JETTA FRASER Enlarge
Seventh-grader Ashley Roughton fidgeted and fretted as she awaited her turn for a swine-flu shot yesterday at the Fassett Middle School library.
Ashley said she had no choice. Her parents told her, “You have to get it no matter what,” she said.
Not all parents were so insistent.
At the Toledo-Lucas County Health Department's first school district-wide swine flu clinic yesterday, Oregon City Schools reported that less than half of their students had been authorized by their parents to get the shot.
“We had heard polling data that showed 30 to 40 percent of parents would have their children vaccinated,” said Larry Vasko, deputy health commissioner. “We are saying we want as many kids as possible vaccinated, but we understand it's the parents' choice.
“We're not disappointed with the numbers,” he added, “but we'd like them to be higher.”
At Fassett Middle School, which had the first Lucas County student with a confirmed case of H1N1 in September, 218 flu shots were given yesterday, although that figure included shots given to staff, said Dawn Henry, Oregon's director of student services. There are 483 students at the school.
At Starr Elementary, which has 610 students, the health department gave 335 shots to students and staff, she said.
Oregon City Schools Superintendent Michael Zalar said some children already had gotten the vaccination, and some parents were uneasy about the relatively new vaccine.
Cherie Sexton, district nurse for Oregon City Schools, said she fielded numerous questions from parents about the safety of the vaccine. She said she repeated the information supplied by the Centers for Disease Control and the health department about how the vaccine was developed in the same way other flu shots are developed.
“We're not exactly sure why approximately half or a little more opted not to have their children vaccinated today,” Mr. Vasko said. “It's a very safe and effective vaccine, and as time goes by we hope more people do indeed vaccinate their children.”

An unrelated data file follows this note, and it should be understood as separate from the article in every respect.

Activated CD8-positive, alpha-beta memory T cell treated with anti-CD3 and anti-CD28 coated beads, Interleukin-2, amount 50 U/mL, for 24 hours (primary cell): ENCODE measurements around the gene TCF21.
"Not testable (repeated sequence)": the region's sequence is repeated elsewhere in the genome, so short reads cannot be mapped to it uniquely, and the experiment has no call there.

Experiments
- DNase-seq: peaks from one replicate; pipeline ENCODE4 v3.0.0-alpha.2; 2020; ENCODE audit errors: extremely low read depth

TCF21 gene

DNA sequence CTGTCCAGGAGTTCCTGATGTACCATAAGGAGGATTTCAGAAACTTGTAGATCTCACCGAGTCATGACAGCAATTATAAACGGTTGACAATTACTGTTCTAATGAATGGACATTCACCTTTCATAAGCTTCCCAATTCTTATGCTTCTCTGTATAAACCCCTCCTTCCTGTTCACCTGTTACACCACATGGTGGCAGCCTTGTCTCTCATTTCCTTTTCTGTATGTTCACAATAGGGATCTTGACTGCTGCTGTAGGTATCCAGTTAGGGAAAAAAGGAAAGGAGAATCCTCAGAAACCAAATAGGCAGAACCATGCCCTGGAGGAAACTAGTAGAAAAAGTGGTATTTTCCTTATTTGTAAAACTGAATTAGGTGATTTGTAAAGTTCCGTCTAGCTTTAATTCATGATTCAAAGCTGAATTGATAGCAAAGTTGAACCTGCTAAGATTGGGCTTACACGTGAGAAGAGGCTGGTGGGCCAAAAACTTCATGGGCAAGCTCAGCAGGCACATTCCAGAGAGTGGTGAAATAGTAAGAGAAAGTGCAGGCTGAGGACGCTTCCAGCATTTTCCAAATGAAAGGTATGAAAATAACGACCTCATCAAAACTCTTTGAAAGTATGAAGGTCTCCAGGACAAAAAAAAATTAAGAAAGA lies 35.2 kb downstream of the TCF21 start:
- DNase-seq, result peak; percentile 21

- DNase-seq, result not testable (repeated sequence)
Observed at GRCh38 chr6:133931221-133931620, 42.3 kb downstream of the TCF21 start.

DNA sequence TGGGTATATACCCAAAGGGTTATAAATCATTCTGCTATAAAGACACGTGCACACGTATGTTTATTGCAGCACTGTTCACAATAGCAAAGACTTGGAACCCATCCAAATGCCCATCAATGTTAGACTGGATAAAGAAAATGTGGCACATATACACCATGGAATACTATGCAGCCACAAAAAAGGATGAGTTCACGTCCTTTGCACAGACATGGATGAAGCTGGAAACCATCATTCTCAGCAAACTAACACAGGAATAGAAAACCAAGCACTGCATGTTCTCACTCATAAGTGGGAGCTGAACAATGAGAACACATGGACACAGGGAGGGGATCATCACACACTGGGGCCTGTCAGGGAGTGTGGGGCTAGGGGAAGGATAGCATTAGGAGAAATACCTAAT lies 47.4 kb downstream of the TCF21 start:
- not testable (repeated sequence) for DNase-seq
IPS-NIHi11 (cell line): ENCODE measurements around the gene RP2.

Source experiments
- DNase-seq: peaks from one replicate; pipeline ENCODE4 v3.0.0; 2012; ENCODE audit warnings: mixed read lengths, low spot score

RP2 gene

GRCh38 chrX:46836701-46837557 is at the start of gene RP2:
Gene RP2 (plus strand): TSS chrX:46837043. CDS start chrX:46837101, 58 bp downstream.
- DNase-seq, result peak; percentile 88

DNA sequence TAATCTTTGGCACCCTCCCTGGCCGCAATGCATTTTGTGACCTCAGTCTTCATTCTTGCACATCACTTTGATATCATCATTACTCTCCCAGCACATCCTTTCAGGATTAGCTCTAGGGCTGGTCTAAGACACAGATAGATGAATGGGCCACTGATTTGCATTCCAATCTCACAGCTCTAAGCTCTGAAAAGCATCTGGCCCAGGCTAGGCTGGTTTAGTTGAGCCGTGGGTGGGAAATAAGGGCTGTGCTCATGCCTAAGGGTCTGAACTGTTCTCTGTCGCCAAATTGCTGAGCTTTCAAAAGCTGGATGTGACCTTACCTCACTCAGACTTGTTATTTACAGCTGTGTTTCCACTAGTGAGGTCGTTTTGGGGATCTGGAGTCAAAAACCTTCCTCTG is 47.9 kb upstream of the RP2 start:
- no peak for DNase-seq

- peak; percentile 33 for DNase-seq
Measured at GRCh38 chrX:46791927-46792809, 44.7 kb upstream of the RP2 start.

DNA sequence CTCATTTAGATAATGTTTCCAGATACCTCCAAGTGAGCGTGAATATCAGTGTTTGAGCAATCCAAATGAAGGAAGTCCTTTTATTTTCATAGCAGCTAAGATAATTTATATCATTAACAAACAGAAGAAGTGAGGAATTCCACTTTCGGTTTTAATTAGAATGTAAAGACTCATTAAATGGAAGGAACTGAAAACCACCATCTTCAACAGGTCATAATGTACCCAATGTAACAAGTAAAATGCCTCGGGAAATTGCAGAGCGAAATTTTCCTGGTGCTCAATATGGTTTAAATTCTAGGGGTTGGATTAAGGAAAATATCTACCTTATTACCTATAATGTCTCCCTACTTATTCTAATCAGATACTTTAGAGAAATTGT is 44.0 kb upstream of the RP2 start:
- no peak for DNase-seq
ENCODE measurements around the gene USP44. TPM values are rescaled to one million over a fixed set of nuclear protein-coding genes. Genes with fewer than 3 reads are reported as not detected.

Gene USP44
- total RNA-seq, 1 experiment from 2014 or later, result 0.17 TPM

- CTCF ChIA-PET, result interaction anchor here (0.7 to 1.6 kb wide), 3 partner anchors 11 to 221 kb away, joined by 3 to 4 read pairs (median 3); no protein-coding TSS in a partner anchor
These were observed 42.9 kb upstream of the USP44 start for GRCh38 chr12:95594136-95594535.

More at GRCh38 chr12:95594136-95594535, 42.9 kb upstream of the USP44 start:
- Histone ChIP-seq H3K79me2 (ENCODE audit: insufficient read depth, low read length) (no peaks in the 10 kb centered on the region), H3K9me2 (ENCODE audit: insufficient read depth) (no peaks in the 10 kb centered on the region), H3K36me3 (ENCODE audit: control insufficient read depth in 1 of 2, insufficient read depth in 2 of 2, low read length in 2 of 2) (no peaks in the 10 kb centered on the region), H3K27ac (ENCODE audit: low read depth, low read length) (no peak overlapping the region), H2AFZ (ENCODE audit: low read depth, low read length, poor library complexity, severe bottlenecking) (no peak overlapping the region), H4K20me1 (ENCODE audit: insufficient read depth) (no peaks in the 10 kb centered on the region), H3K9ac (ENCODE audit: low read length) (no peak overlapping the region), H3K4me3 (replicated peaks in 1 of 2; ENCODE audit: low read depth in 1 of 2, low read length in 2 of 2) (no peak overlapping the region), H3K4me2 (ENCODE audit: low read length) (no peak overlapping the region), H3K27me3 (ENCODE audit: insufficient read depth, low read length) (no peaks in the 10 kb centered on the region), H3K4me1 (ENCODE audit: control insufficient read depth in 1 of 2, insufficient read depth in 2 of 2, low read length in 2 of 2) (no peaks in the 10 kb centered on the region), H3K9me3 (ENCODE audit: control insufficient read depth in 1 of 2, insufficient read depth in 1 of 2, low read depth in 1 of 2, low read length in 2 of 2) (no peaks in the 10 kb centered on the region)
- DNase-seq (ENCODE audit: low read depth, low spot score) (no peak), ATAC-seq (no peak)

At Fassett, Mrs. Sexton checked on a couple of girls who had gotten the shots but weren't ready to go back to class. One hadn't eaten breakfast and was nervous about the shot, which left her feeling anxious afterward, Mrs. Sexton said.
She also comforted students who were nervous about getting the shot.
“It's going to feel cold. It's going to poke for a second. You'll feel a little sting, and it's over,” she told Ashley Roughton as she held her hands.
When the needle was headed toward Ashley's arm, Mrs. Sexton told her to cough. Ashley coughed and almost didn't notice she'd gotten the shot.
“It's over. You're done,” Mrs. Sexton told her. “You did awesome.”
The flu clinics are to continue today at three other Oregon schools: Eisenhower Middle School and Wynn and Coy elementary schools. Clay High School students are to be vaccinated Nov. 4.
Eric Zgodzinski, northwest Ohio regional public health coordinator, said the health department did a trial flu shot clinic last week at Toledo Preparatory Academy and, after seeing how things go this week in Oregon, will be scheduling other school clinics.
“It's going to be picking up quicker. We need to get this pilot out of the way and look at how it went. What do we need to do? What do we need to change?” he said, adding that the first day in Oregon went smoothly. “It didn't disrupt the entire day, and there were some concerns about that.”
The clinics were finished by 11 a.m., although there was a brief period about 10:20 a.m. when a shortage of needles and vaccine meant some students had to wait for more supplies.
The health department plans to be at Cardinal Stritch, Queen of Apostles, and Our Lady of Lourdes schools tomorrow and at St. Thomas School on Thursday.
Mr. Zgodzinski said Maumee City Schools likely will be the next large school district to host the clinics, possibly as early as next week.
On Thursday, the health department plans to hold a public H1N1 clinic from 4 p.m. to 7 p.m. at the health department, 635 North Erie St., that will be open to an expanded number of priority groups, including children ages 6 months to 9 years old, high-risk individuals ages 10 to 24, and people 25 to 64 who have chronic health conditions.
Mr. Vasko said recent flu clinics have been busy early but less busy after the first hour or two.
“You do not need to be there when it first opens,” he said. “We need people to be there the whole time the clinic is open.”
Contact Jennifer Feehan at:email@example.com,or 419-724-6129.